Scientists find genetic ‘ignition key’ in human embryos
New study identifies which genes are the first to be activated in a fertilised human egg. They hope the new results will help develop new infertility treatments.
New research identifies for the first time the exact order in which genes are activated in fertilised human cells, and finds seven new genes previously unknown to medical science.
The study reveals that just two days after a cell is fertilised, 32 genes are activated. This rises to 129 genes by day three.
“These genes are the ignition key’ that is needed to turn on human embryonic development. It is like dropping a stone into water and then watching the waves spread across the surface,” says co-author Professor Juha Kere from the Department of Bioscience and Nutrition at the Karolinska Institutet, Sweden, in a press release from the university.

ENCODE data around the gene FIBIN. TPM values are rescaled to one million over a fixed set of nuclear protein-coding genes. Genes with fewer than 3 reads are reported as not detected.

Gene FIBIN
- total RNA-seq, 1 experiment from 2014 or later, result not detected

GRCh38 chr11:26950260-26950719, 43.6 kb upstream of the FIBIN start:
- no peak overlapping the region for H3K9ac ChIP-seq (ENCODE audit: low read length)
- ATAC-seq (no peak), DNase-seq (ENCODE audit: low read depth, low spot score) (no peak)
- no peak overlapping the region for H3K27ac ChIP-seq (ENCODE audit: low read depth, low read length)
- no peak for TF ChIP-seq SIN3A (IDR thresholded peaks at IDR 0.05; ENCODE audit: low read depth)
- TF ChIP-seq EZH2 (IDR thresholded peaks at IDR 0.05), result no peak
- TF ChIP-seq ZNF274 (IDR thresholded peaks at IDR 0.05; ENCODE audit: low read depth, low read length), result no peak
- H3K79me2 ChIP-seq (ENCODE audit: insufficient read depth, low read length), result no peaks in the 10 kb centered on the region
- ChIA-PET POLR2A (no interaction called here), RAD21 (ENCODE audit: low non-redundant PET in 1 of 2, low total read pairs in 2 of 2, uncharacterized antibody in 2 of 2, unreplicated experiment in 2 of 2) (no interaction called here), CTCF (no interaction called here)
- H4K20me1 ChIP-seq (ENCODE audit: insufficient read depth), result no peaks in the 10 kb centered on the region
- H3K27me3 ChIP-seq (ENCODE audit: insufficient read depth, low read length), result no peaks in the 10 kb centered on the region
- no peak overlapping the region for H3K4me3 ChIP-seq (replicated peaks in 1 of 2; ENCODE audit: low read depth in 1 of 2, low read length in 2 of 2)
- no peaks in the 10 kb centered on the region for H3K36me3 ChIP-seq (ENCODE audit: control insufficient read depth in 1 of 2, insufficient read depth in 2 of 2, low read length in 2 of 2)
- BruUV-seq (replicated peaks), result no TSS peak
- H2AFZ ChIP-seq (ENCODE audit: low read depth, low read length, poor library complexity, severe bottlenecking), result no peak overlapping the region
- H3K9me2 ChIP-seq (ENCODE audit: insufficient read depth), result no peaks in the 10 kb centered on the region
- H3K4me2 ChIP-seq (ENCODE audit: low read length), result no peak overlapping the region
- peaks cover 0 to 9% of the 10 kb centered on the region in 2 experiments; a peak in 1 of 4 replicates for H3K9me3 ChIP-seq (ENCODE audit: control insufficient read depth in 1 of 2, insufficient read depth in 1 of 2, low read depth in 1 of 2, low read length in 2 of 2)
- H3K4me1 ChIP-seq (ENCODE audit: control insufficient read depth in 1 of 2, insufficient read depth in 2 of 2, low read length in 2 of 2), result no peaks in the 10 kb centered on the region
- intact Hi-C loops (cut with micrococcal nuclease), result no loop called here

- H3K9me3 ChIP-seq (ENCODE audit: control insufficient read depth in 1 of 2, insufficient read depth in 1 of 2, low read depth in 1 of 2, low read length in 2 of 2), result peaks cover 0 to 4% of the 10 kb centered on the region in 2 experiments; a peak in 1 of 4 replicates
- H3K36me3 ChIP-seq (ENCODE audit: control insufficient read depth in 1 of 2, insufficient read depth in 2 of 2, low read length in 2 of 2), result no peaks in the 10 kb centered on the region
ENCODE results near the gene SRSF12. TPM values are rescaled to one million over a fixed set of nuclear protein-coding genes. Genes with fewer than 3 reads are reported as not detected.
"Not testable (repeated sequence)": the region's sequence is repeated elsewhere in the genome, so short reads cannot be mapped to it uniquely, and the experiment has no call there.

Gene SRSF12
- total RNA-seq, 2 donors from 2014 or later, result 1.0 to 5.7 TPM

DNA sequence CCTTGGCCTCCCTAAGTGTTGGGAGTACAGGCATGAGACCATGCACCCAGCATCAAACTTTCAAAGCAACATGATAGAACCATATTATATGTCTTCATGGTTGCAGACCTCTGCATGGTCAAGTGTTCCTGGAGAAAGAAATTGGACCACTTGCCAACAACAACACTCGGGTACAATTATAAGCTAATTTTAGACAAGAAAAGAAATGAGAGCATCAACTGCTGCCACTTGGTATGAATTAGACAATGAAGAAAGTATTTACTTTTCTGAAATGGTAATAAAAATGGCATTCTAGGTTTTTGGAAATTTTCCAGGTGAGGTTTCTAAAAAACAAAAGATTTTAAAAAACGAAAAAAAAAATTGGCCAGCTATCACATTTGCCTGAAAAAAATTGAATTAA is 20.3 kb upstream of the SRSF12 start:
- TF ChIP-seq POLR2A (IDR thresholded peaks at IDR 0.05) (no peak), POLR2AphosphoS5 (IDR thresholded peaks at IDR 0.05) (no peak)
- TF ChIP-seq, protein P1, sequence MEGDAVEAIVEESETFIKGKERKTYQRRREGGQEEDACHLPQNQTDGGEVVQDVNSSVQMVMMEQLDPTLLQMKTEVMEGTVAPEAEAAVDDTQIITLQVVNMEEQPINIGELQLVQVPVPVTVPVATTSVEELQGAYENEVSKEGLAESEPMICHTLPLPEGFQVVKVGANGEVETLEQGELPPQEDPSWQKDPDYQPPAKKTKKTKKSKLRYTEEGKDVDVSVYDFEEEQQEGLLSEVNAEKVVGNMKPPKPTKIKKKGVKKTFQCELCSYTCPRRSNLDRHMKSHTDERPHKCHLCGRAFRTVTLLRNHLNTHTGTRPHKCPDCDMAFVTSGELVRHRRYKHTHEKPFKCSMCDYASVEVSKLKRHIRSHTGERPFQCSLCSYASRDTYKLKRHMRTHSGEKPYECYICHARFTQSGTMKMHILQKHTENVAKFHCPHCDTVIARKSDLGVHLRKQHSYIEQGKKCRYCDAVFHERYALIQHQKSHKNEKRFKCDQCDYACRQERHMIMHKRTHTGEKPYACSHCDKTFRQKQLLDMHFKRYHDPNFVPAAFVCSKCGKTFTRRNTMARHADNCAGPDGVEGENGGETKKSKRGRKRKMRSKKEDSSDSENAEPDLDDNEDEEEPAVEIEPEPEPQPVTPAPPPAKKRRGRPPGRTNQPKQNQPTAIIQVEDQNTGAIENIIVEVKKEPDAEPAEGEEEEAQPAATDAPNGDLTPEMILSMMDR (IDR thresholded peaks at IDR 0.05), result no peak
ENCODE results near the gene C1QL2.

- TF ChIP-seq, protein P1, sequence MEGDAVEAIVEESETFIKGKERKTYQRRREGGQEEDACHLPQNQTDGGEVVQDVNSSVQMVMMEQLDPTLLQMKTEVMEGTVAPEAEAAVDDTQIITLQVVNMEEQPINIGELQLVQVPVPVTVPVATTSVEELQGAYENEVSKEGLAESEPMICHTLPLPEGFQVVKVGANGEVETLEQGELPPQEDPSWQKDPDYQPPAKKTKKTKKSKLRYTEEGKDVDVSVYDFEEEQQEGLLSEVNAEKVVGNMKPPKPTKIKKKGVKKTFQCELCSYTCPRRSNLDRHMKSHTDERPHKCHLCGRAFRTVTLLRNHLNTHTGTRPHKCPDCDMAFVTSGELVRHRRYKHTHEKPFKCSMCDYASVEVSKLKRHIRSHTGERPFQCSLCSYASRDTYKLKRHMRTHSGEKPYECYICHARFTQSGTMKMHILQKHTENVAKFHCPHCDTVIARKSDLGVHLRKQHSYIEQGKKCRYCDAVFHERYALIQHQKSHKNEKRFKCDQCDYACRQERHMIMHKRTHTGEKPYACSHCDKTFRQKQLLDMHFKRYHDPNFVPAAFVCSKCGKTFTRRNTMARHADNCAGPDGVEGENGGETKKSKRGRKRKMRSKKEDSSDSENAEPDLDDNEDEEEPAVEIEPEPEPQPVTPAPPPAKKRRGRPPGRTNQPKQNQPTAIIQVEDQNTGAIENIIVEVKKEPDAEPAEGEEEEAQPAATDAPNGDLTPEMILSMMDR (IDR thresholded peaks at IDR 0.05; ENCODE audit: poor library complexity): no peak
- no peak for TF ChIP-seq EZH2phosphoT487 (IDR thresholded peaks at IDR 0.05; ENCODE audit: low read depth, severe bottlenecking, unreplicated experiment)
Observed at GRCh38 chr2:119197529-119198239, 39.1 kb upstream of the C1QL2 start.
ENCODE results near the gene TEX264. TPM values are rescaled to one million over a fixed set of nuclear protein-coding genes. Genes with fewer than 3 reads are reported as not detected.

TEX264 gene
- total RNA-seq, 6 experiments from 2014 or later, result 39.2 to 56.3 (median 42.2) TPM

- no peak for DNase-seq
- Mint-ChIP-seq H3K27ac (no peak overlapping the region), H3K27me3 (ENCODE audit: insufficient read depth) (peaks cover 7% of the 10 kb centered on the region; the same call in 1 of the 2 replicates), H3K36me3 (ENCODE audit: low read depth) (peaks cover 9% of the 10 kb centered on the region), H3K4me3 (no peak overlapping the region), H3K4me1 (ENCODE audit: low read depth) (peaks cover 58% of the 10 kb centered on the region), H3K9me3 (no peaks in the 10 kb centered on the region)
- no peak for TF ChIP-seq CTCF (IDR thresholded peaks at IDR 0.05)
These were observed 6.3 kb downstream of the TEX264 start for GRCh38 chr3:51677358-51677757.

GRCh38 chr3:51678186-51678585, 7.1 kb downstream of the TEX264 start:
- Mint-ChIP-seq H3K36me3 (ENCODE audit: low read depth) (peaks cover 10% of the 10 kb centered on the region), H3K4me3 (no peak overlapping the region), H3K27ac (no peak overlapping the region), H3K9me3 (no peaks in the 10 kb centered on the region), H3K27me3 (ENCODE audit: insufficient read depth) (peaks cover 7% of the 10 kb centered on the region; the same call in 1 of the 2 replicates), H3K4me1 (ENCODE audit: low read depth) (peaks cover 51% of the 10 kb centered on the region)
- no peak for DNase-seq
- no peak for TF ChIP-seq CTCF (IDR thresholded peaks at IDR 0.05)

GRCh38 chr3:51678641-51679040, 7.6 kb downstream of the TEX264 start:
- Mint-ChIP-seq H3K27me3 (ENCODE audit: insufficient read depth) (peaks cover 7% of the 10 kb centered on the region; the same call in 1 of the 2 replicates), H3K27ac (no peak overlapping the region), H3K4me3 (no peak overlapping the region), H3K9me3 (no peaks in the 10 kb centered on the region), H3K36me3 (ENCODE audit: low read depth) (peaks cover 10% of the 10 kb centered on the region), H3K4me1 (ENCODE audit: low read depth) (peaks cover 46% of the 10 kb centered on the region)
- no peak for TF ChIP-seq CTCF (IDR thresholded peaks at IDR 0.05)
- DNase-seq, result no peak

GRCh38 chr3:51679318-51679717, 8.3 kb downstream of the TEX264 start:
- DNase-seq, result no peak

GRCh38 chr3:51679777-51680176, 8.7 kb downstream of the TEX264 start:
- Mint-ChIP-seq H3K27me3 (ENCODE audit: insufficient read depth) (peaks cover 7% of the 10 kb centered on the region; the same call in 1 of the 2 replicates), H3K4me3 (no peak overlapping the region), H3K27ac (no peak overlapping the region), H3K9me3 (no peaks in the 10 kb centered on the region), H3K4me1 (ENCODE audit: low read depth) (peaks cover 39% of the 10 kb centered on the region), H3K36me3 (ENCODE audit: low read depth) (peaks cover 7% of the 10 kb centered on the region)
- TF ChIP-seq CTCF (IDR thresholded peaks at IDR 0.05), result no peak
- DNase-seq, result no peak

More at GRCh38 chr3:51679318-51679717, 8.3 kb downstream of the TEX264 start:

There are a total of 23,000 human genes, but how and are when they become activated has been a mystery until now.
Junk DNA is the key
The study shows that the newly identified genes interact with so-called “junk DNA”, which are repeating DNA sequences that do not code proteins as most other DNA sequences do.
The interaction of these noncoding sequences with the seven new genes is vital in the early stages of embryo development.
The study authors hope their discovery will lead to new treatments.
“We identified novel factors that might be used in reprogramming cells into so-called pluripotent stem cells for possible treatment of a range of diseases, and potentially also in the treatment of infertility”, says co-author Professor Outi Hovatta, from the Department of Clinical Science, Intervention and Technology at the Karolinska Institutet, in the press release.
- Press release
- ‘Novel PRD-like homeodomain transcription factors and retrotransposon elements in early human development.’ Doi: 10.1038/NCOMMS9207